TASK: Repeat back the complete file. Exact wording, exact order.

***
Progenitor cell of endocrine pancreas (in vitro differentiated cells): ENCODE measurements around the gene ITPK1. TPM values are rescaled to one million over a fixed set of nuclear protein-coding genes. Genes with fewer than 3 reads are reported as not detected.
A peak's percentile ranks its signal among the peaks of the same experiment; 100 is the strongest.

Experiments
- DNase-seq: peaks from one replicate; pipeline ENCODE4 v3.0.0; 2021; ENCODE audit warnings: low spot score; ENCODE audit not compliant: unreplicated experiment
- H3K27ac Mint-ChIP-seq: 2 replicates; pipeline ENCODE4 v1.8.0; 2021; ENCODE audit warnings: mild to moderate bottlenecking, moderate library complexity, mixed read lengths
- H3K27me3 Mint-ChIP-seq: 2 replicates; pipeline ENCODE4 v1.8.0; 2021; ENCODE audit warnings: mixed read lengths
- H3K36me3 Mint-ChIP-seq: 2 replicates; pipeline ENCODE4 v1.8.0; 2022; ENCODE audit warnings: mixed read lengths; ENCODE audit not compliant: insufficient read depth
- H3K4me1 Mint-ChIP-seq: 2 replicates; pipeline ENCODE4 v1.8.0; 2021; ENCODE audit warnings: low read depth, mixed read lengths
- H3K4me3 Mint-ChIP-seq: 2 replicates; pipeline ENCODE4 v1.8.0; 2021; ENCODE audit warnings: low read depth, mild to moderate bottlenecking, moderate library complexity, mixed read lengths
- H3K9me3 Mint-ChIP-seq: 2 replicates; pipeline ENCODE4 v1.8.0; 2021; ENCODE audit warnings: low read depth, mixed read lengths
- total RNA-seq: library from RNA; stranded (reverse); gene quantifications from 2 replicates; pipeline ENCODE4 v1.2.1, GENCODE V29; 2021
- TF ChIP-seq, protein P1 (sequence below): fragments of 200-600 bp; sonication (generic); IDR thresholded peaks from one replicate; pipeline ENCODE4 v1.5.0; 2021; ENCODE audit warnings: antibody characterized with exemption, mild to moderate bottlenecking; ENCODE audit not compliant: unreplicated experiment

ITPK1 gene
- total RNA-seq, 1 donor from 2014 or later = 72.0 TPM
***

Progenitor cell of endocrine pancreas (in vitro differentiated cells): ENCODE measurements around the gene ITPK1. TPM values are rescaled to one million over a fixed set of nuclear protein-coding genes. Genes with fewer than 3 reads are reported as not detected.
A peak's percentile ranks its signal among the peaks of the same experiment; 100 is the strongest.

Experiments
- DNase-seq: peaks from one replicate; pipeline ENCODE4 v3.0.0; 2021; ENCODE audit warnings: low spot score; ENCODE audit not compliant: unreplicated experiment
- H3K27ac Mint-ChIP-seq: 2 replicates; pipeline ENCODE4 v1.8.0; 2021; ENCODE audit warnings: mild to moderate bottlenecking, moderate library complexity, mixed read lengths
- H3K27me3 Mint-ChIP-seq: 2 replicates; pipeline ENCODE4 v1.8.0; 2021; ENCODE audit warnings: mixed read lengths
- H3K36me3 Mint-ChIP-seq: 2 replicates; pipeline ENCODE4 v1.8.0; 2022; ENCODE audit warnings: mixed read lengths; ENCODE audit not compliant: insufficient read depth
- H3K4me1 Mint-ChIP-seq: 2 replicates; pipeline ENCODE4 v1.8.0; 2021; ENCODE audit warnings: low read depth, mixed read lengths
- H3K4me3 Mint-ChIP-seq: 2 replicates; pipeline ENCODE4 v1.8.0; 2021; ENCODE audit warnings: low read depth, mild to moderate bottlenecking, moderate library complexity, mixed read lengths
- H3K9me3 Mint-ChIP-seq: 2 replicates; pipeline ENCODE4 v1.8.0; 2021; ENCODE audit warnings: low read depth, mixed read lengths
- total RNA-seq: library from RNA; stranded (reverse); gene quantifications from 2 replicates; pipeline ENCODE4 v1.2.1, GENCODE V29; 2021
- TF ChIP-seq, protein P1 (sequence below): fragments of 200-600 bp; sonication (generic); IDR thresholded peaks from one replicate; pipeline ENCODE4 v1.5.0; 2021; ENCODE audit warnings: antibody characterized with exemption, mild to moderate bottlenecking; ENCODE audit not compliant: unreplicated experiment

ITPK1 gene
- total RNA-seq, 1 donor from 2014 or later = 72.0 TPM